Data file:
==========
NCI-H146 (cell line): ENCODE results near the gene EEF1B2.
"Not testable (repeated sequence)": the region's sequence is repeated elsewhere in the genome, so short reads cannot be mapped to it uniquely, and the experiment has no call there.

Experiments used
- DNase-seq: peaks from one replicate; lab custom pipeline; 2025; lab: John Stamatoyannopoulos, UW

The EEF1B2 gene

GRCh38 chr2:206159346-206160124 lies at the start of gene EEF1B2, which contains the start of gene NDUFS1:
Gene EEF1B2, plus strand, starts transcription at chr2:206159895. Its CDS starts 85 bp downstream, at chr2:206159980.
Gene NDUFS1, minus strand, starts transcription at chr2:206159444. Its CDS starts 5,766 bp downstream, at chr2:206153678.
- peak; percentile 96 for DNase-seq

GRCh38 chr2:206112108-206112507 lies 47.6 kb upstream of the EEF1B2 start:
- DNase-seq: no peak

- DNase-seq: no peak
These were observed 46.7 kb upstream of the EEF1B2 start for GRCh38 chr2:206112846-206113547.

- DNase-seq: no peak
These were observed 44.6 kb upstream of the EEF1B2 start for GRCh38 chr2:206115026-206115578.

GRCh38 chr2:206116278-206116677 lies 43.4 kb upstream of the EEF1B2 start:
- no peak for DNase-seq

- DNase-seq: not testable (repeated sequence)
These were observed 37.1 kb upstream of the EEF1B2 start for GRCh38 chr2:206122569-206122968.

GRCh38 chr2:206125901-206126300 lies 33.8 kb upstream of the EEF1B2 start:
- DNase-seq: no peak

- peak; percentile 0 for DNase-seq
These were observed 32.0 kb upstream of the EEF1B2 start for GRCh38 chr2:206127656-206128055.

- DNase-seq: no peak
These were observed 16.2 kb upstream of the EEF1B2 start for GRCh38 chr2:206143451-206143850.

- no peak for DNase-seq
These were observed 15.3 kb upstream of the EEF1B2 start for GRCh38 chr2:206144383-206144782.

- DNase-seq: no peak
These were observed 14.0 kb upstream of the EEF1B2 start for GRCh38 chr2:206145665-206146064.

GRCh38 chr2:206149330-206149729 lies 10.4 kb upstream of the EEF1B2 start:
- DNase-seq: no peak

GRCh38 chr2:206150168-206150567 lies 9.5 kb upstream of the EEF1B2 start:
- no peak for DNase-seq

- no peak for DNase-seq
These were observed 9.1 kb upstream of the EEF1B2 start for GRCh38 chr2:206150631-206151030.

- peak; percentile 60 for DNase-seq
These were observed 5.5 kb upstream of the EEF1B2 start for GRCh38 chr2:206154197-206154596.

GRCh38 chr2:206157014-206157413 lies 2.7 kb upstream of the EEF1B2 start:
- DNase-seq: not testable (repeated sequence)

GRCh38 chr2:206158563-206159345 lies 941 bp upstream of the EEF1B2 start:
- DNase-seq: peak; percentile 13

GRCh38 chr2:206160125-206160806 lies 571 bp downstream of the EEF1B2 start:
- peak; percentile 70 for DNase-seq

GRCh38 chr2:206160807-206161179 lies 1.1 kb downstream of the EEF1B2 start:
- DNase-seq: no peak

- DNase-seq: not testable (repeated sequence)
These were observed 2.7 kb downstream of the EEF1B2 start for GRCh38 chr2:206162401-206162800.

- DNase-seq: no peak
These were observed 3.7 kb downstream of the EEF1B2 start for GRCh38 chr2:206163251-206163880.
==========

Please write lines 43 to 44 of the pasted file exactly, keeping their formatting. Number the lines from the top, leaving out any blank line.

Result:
- peak; percentile 70 for DNase-seq

GRCh38 chr2:206160807-206161179 lies 1.1 kb downstream of the EEF1B2 start: